TNC Ecoregions: 51:C, 59:C
Subnations: NC, TN, VA, WV
Federal Lands: NPS (Blue Ridge Parkway, Great Smoky Mountains); USFS (Cherokee, George Washington, Jefferson, Nantahala, Pisgah)
Environment: This system occurs at elevations typically above 1676 m (5500 feet), up to the highest peaks. It occurs on most of the landforms that are present in this elevational range; most sites are strongly exposed and convex in shape. Elevation and orographic effects make the climate cool and wet, with heavy moisture input from fog as well as high rainfall. Strong winds, extreme cold, rime ice, and other extreme weather are periodically important. Concentration of air pollutants has been implicated as an important anthropogenic stress in recent years. Soils are generally very rocky, with the matrix ranging from well-weathered parent material to organic deposits over boulders. Soils may be saturated for long periods from a combination of precipitation and seepage. Any kind of bedrock may be present, but most sites have erosion-resistant felsic igneous or metamorphic rocks.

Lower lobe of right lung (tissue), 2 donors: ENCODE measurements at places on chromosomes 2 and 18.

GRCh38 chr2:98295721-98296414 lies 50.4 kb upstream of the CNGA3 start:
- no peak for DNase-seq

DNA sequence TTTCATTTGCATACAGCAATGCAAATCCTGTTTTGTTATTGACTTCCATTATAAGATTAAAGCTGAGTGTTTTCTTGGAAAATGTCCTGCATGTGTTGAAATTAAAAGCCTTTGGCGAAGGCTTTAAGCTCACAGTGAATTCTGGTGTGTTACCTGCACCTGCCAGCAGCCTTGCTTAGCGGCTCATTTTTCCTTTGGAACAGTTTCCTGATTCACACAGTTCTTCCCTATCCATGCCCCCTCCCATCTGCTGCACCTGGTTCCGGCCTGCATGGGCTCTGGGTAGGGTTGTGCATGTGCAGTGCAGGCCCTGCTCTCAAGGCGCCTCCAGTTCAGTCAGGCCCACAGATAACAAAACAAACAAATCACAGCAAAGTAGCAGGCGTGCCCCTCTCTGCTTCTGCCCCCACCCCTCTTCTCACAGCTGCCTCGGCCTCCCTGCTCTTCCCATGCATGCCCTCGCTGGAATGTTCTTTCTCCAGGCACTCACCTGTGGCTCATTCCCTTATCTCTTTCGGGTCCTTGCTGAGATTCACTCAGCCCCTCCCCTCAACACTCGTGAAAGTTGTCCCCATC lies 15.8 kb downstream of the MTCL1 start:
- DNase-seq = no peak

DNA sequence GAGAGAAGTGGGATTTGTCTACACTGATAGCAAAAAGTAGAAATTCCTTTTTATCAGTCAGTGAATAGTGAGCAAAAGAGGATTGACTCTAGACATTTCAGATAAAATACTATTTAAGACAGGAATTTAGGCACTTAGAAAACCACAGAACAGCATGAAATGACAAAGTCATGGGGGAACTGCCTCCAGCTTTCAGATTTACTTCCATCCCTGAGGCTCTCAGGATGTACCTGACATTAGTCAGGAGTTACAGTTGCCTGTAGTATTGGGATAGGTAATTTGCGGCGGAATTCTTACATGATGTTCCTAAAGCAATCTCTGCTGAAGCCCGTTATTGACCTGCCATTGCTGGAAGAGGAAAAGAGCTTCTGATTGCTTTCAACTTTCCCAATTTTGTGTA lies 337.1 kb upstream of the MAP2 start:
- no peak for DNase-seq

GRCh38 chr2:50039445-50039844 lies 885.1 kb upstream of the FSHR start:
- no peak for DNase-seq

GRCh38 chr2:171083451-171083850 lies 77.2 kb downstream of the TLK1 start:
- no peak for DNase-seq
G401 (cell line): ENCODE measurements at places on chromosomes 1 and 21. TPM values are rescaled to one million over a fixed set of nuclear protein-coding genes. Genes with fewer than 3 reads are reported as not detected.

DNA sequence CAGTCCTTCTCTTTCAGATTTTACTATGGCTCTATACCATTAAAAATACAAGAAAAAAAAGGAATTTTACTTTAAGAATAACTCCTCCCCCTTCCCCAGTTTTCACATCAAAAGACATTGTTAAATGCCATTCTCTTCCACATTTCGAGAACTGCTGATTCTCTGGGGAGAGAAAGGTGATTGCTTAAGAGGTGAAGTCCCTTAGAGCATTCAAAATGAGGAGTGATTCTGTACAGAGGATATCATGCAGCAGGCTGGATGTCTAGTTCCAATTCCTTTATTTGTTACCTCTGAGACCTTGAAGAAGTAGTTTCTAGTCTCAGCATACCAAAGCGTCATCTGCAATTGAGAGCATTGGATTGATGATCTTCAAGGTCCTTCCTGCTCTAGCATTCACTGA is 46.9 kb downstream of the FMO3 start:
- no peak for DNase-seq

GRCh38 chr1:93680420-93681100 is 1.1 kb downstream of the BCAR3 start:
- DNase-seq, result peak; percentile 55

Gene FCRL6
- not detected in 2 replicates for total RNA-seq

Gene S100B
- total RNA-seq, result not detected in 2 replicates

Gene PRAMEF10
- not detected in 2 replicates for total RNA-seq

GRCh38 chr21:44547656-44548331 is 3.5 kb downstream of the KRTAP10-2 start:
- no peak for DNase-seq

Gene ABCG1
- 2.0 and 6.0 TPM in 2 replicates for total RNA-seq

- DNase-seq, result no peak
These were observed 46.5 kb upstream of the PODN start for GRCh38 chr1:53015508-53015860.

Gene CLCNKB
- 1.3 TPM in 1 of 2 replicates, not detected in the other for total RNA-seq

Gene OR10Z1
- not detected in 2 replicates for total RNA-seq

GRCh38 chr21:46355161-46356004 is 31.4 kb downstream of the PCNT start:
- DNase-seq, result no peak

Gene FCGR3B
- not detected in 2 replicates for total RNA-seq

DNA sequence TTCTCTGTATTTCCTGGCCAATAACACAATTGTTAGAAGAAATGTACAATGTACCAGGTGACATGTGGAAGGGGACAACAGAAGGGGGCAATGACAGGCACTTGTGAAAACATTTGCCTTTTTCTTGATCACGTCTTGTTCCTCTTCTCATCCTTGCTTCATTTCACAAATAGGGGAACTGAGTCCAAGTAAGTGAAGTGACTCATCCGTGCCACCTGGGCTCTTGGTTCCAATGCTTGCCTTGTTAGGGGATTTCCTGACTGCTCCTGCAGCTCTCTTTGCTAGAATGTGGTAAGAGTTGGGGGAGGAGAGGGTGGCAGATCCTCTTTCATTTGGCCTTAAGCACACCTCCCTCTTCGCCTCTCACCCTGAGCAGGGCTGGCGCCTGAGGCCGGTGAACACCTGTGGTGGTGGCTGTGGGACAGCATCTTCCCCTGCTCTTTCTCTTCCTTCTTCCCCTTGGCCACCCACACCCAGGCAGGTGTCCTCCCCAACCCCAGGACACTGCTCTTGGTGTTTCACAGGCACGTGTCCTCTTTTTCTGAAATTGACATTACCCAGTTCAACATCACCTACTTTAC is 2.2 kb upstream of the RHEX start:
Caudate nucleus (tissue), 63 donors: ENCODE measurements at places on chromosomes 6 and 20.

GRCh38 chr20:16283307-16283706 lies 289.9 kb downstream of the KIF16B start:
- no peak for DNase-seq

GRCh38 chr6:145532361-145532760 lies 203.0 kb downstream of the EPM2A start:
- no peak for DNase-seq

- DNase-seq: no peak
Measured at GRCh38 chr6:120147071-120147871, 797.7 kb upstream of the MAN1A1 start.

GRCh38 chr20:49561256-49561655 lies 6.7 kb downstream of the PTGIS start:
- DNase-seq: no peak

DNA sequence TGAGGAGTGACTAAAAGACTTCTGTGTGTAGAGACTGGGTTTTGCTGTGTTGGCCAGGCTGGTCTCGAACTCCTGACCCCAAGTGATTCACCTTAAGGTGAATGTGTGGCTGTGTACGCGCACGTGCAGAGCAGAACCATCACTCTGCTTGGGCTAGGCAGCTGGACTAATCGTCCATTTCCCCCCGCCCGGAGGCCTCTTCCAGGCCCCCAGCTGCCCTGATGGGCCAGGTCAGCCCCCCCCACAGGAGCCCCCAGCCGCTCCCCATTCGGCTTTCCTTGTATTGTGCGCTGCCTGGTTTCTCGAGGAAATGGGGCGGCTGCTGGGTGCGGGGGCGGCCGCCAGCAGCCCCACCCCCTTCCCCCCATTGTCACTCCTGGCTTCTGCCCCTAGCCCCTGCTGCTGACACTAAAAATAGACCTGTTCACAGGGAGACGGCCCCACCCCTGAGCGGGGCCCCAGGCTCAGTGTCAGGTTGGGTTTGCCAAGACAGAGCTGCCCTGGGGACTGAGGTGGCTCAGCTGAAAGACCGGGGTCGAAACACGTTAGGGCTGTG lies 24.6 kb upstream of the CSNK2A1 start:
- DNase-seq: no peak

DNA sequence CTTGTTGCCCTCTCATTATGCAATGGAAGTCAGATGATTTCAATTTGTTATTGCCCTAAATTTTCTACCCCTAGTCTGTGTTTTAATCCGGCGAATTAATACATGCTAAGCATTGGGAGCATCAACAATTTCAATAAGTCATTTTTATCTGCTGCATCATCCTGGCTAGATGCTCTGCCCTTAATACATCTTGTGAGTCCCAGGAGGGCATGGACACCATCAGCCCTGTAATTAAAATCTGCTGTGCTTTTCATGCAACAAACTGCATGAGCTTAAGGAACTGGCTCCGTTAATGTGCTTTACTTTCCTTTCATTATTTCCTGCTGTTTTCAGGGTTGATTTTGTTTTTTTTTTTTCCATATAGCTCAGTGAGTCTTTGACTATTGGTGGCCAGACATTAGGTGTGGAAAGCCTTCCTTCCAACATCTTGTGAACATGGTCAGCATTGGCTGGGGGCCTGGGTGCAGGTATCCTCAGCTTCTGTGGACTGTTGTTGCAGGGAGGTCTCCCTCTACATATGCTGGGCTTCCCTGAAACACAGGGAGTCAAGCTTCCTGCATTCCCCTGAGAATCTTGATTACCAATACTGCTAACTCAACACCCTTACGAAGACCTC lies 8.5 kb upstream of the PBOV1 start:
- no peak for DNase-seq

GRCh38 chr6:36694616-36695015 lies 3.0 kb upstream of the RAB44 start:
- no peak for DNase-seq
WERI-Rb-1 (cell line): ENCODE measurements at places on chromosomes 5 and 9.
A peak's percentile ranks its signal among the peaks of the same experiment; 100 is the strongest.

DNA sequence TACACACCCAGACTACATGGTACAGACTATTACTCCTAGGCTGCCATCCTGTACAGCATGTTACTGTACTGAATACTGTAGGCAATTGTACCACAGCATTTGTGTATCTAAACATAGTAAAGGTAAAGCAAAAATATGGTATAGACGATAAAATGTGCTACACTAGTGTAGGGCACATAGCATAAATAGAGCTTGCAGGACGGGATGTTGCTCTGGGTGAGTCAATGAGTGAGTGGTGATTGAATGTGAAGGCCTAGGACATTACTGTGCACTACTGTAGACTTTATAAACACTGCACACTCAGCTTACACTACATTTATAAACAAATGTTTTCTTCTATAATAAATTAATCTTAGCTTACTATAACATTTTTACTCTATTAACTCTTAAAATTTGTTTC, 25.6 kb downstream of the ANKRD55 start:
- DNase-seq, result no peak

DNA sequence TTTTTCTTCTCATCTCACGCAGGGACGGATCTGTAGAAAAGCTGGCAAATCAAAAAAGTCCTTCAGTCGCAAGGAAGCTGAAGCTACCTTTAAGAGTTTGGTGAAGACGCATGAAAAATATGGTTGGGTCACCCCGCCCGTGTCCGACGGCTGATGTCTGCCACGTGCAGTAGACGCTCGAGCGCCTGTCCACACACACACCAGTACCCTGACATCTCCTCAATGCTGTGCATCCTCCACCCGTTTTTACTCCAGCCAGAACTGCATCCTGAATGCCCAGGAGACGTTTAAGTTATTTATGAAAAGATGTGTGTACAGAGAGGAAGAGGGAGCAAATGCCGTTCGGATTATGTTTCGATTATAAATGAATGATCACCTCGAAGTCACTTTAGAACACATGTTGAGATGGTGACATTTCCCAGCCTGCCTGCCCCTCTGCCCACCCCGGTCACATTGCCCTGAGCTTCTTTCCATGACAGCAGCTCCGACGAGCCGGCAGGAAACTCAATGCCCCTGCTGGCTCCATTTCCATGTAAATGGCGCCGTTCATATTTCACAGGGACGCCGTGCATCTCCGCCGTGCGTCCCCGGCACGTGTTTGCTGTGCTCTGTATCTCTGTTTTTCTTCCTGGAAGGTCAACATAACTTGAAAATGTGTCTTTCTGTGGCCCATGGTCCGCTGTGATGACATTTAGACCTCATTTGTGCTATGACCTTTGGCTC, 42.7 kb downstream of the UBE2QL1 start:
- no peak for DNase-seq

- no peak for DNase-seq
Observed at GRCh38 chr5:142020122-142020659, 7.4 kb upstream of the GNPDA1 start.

Vegetation: Vegetation consists primarily of forests dominated by Picea rubens, Abies fraseri, or Abies balsamea, occasionally by Sorbus americana. Betula alleghaniensis, Tsuga canadensis, and Quercus rubra are the only other locally common canopy species. Lower strata are most typically dominated by mosses, ferns or forbs, but a few associations have dense shrub layers of Rhododendron catawbiense, Rhododendron maximum, or Vaccinium erythrocarpum.